Unlike music created by random music generators, the heart of these Infinite Ambient Listening Experiences are sections of music created by a real human (that would be me, Jeff Pearce). The creation of these sections of music requires extra care, making sure that each section can drift gently into the next section. Then the focus is on creating enough of these sections to where a genuine musical experience can happen.
Thanks to specialized random number generators, the chances of you having the same Infinite Ambient Listening Experience more than once is somewhere around zero percent.
The idea for these Infinite Ambient Listening Experiences had been in my head for quite a while- but it wasn’t until I met Dr. Eric Freeman (visit his site HERE) after my set at AMBIcon 2013 that I asked if such a thing was possible. He said “of course it is”, and that’s where the first two experiences came from (“Night” and “Afternoon”). From 2014 to early 2020, those experiences were hosted on my website (www.jeffpearcemusic.com). Unfortunately, my webhost closed its business in early 2020, and my new host didn’t support the technology needed to make the apps work.
In late 2021, however, I had the good fortune of working with Edward Melville, CEO of The Alpha Company (he’s on UpWork HERE), and he not only brought new life to the Afternoon and Night apps, he also designed this very website you’re on right now, and took care of the coding necessary for the brand new “Clouds” experience.
HOW DOES IT WORK?
The idea behind these Experiences is simple enough: I record phrases of music and save them as WAV files. They are uploaded to this site, someone clicks “begin experience”, and a random number generator determines the order that these files will play in. At this point, the music will play for as long as you wish to listen; the random number generator will create an infinite string of numbers, which means the music files will play for infinity, if you wish.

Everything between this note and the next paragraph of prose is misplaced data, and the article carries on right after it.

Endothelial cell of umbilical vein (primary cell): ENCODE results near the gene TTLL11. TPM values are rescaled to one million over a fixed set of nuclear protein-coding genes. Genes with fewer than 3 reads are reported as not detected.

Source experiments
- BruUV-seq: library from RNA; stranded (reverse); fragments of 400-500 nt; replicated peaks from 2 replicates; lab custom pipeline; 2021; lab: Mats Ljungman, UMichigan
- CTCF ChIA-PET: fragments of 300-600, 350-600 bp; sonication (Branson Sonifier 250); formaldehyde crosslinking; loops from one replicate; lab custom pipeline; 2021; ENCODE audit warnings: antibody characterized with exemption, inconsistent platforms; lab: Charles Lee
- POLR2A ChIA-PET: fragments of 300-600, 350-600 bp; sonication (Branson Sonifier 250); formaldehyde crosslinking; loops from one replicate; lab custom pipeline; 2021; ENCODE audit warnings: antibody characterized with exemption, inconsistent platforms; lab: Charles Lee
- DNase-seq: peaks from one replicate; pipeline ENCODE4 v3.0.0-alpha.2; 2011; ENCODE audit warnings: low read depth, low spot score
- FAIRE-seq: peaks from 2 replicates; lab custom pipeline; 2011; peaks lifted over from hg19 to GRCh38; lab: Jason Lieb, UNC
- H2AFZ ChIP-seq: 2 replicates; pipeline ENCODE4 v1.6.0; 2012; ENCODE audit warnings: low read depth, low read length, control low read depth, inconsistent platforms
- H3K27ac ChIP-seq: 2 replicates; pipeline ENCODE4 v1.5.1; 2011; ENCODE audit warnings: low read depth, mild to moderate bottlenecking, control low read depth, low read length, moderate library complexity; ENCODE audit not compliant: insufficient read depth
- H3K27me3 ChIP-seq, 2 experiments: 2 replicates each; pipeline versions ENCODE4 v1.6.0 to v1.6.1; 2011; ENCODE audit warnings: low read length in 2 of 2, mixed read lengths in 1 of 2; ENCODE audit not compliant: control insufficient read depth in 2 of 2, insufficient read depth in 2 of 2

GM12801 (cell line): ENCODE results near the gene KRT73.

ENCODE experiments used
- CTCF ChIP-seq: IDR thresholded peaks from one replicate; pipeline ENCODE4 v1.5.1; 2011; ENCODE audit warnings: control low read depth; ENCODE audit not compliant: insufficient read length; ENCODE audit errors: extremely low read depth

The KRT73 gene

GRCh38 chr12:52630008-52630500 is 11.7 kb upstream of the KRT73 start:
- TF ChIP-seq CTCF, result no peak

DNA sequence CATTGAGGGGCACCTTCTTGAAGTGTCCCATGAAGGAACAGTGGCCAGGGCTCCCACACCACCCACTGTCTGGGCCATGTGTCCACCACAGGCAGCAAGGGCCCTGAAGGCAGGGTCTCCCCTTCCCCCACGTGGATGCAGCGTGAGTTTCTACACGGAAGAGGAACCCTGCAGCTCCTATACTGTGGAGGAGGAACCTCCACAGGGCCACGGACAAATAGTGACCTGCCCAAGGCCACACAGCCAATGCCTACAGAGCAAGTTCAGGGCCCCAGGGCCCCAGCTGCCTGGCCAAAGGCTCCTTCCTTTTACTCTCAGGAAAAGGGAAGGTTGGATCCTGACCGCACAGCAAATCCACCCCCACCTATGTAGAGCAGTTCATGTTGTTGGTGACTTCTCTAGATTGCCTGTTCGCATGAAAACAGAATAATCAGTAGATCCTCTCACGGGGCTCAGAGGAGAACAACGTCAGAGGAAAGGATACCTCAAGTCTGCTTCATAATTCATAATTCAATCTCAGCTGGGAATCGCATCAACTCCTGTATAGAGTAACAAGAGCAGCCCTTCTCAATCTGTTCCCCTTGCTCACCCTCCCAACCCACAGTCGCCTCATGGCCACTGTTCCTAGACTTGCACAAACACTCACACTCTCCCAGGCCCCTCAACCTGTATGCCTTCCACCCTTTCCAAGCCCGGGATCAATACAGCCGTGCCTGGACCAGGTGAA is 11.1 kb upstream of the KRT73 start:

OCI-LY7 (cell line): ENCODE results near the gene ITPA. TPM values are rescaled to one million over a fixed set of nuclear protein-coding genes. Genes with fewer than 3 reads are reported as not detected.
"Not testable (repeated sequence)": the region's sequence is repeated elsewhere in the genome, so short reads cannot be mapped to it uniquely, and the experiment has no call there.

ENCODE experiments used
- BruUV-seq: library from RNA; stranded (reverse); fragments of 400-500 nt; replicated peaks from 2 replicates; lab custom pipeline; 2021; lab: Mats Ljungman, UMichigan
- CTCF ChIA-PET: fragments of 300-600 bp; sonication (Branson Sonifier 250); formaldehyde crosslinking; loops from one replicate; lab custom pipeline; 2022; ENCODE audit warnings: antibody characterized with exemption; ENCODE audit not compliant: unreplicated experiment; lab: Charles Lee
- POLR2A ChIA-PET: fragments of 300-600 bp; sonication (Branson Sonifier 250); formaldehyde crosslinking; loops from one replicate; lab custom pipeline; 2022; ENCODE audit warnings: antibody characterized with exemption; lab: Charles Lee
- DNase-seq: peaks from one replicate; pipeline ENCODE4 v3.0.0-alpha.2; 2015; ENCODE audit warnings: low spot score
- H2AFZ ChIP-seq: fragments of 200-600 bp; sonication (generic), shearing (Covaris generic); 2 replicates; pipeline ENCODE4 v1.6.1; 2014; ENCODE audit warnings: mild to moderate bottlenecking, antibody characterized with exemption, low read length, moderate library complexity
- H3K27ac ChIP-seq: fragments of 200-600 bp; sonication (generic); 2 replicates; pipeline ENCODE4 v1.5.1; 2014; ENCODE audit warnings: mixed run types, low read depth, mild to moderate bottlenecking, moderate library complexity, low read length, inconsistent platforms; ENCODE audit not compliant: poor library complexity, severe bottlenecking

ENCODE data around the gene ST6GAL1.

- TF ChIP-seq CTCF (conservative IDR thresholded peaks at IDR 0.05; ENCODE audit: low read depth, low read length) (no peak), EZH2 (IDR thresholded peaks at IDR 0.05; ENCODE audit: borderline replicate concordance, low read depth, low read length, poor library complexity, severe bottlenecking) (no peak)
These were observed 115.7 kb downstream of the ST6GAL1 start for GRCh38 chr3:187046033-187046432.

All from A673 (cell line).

The execution of these ideas, however, isn’t quite as simple…..
From the music point of view, I have to create these phrases of music, knowing that they have to sound good with whatever comes before it, and whatever comes after it. I also create multiple variations of these phrases, for the sake of adding more of the “composer” element to the final Experience (in real life, no musician will play the same phrase of music the same way each time- even if they are trying to play the same phrase of music each time- if that makes sense). Finally, I have to test these phrases on my digital audio workstation- a kind of “test run” of what it will sound like when paired with a random number generator. If I’m not experiencing something musical? I throw everything out and start from scratch.
From the coding point of view? I have no idea how it’s done, and am in reverent awe of the skill set necessary to create code that not only doesn’t interfere with the music, but seamlessly integrates with the music to create an immersive listening experience. And that’s actually a good introduction to a good question:
I use the word “Experiences” when referring to the “Night”, “Afternoon”, and “Clouds” web apps out of default; I really couldn’t find a better phrase or word for them. Calling this “Random music” didn’t seem appropriate for what was happening musically (and my daughters have informed me that the word “random” carries a negative connotation here in the 21st century). “Randomly selected phrases of music that will play until your laptop’s battery dies or until you forget to pay you internet bill” seemed a bit clunky, as a term, although oddly accurate.
So “Infinite Ambient Listening Experiences” was the shortest, and most accurate, summation of what happens when you hit the “play” button….